Domaine Georges Roumier, Chambolle - Musigny, Les Amoureuses 2016


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16.01.2021 21:15
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Domaine Georges Roumier, Chambolle - Musigny, Les Amoureuses, 2016

1 x 0.750L
into neck
96-98 / 100 Robert Parker
There is only around half the production of the 2016 Chambolle-Musigny 1er Cru Les Amoureuses this year, which equates to three barrels or a measly 750 bottles. It has a heavenly bouquet with lifted black cherries, cassis and blueberry that are just so vivacious, as if not caring two hoots about the frost damage. The palate is beautifully balanced with fine and slightly chalky tannin. There is a noticeable saline influence with hints of oyster shell toward the dense, gently grippy finish and finally hints of tea leaf on the aftertaste. The only thing wrong about this wine is the quantity. Bewitching... The test of a great winemaker is what he can do when his back is against the wall. The back in this case belongs to Christophe Roumier, whose vineyards lay directly in the firing line of the frost. Perhaps as you would expect, he overcame the challenges with a supremely assured set of 2016s that merely reaffirm his domaine as occupying the top echelon in the Côte d’Or. That is not to suggest that quantities escaped unscathed after all—unless you are Rudy K, you cannot magic a bottle of Roumier out of nothing. There is not a “sausage” from his Bourgogne Rouge vineyards that were not frozen over, and production was too small to do anything after mildew finished off the “hit job.” Not that punishment was meted out just at the bottom of the hierarchy: both his Chambolle-Musigny Amoureuses and sacred Musigny had half the production lopped off. In the latter case that means instead of the “one and a bit” barrels of Musigny, there is a single 180-liter barrel, minus my tasting sample, to satiate the thirst of millionaires around the world. There is no Chambolle-Musigny Combottes, and the thimbles that were saved were blended into the village cru. His Ruchottes-Chambertin was cut by one-quarter whereas Bonnes-Mares was spared, only 10% to 15% down. This has been compensated by the additional 0.5-hectare en fermage from Pierre Naigeon (Etienne Grivot had farmed this for a couple of years). The only vineyard that was unscathed was his Charmes-Chambertin. “It was the worst frost since 1981, the year that I started at the domaine,” Christophe explained. “In fact, 2016 was worse than 1981 because it killed the shoots. In 1981 though, there was hail in August. Anyway, it means that this is the smallest crop since 1971. There were what I call 'emergency shoots' after the main shoot was damaged, but no second-generation buds.” I asked why he thought Chambolle was hit so badly, and he agreed that it must be the cold air descending down the valley behind Chambolle village. However, it does not explain why vineyards higher up the slope, such as Amoureuses and Musigny, were also hit. “Fortunately, we had clean grapes with no disease or rot when we began the harvest on 27 September,” Christophe continued. “The winemaking was the same as usual, though with less punch downs. That said, it is something I have reduced in recent years. I used around 50% for the cuvées. The malolactics finished in July, and the wines were racked a month ago [October] although the blending between barrels has not be done.” Readers may notice an additional wine this year: the Echézeaux. This is an additional métayage from a small parcel located in “En Orveau” that Christophe admitted was not the finest enclave of the grand cru. Moreover, he only took charge a week before the harvest, so he had no input into the viticulture and he mentioned that the vineyard needs a “makeover.” However, he clearly relishes the chance to make wine in Vosne-Romanée, though in this inaugural year the vines were hit by frost, so there are only 150 liters in a new barrel. I did taste the wine and felt it was little dominated by the wood, so I will be judging it more from next year when he should have a couple of barrels. Readers should note that this may not be commercially released. So what about the ones that are? There is a clutch of exceptional wines here, not least the riveting Morey-Saint-Denis Clos de la Bussière that escaped the frost and showed great vivacity and structure. Even the Chambolle-Musigny Les Cras, cropped at just 9.5 hectoliters per hectare, shrugged off the tumult of the growing season and, to quote Rihanna, shone bright like a diamond. The Ruchottes-Chambertin showed a little better than Mugneret-Gibourg’s, although I would not rate it as the best Christophe has ever produced. The Chambolle Amoureuses could not give two hoots about the frost and just oozed class, while the Bonnes-Mares is less flamboyant and opulent than usual but still beautifully defined. As for that 180 liters of Musigny? Simply awesome. It was interesting to note how here you could barely tell it is a new barrel, whereas for the Echézeaux it felt obvious. Good luck finding that when released. Do invite me when you open a bottle (and Christophe).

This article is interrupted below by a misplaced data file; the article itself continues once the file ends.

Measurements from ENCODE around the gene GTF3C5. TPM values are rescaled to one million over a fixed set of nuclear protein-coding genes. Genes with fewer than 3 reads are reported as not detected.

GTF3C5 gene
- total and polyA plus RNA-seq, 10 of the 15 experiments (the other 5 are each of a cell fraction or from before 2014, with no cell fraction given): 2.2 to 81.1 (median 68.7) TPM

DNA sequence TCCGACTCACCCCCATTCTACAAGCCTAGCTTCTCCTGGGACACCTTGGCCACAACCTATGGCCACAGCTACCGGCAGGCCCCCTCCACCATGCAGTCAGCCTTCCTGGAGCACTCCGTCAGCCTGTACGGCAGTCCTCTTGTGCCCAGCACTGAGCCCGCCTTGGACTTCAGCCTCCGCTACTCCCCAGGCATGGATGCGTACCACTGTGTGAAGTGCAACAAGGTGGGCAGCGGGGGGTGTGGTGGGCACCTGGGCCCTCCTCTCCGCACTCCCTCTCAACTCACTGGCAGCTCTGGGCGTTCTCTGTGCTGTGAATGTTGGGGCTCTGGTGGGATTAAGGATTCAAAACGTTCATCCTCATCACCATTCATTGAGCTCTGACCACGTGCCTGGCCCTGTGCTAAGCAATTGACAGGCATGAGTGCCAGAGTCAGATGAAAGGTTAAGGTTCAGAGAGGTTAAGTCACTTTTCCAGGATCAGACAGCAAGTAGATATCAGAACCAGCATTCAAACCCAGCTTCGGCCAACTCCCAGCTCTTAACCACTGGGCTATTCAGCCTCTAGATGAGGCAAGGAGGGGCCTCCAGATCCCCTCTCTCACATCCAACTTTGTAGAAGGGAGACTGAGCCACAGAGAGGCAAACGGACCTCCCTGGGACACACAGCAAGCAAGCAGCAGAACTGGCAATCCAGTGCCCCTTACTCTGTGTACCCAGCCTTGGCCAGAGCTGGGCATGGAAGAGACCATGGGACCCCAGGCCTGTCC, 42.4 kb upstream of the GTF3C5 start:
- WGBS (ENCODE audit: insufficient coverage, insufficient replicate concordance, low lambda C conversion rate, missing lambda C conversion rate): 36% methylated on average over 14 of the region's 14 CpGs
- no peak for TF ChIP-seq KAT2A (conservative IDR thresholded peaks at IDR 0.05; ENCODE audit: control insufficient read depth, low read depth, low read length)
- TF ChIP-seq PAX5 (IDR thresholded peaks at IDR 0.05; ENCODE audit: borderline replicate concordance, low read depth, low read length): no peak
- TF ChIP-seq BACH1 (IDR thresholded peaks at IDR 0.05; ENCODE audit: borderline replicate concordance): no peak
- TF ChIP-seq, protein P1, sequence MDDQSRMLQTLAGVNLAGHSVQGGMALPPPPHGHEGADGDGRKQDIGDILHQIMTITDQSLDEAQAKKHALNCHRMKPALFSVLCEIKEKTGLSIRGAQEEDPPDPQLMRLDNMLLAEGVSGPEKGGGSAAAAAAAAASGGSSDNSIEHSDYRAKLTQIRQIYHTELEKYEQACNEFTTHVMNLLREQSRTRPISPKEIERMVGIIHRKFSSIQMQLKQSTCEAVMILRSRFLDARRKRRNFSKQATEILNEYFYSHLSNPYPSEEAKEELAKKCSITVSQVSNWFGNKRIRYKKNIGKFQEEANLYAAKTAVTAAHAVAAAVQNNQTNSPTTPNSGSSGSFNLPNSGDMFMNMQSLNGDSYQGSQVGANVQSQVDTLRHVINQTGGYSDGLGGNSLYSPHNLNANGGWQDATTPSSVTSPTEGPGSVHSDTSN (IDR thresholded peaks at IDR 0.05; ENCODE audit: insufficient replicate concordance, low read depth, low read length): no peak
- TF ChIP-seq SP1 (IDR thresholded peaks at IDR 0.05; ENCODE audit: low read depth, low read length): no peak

234, The Wine Advocate
19 / 20 Jancis Robinson
Barrel sample. Down 50% in 2016 so the wine has extra richness. Wonderful intensity on the nose. Pure, high-toned fruit. Almost meaty. Fabulous pungency and satin texture. You could wallow in this tonight. Just amazing balanced and richness. Lift but very rich. Words fail me. This is the sort of wine all burgundy lovers seek.
93-96 / 100 Allen Meadow
An all but invisible dab of wood sets off the overtly spicy and more deeply pitched mix of plum, violet, lavender and tea scents. Remarkably fine tannins shape the energetic, refined and beautifully well-detailed middle weight flavors that are pungently mineral-inflected while delivering superb depth and length. This understated wine 'wows' but it does so by virtue of its wonderful sense of spherical harmony rather than through sheer size and weight as this is not nearly as imposingly powerful as either the Bonnes Mares or the Musigny.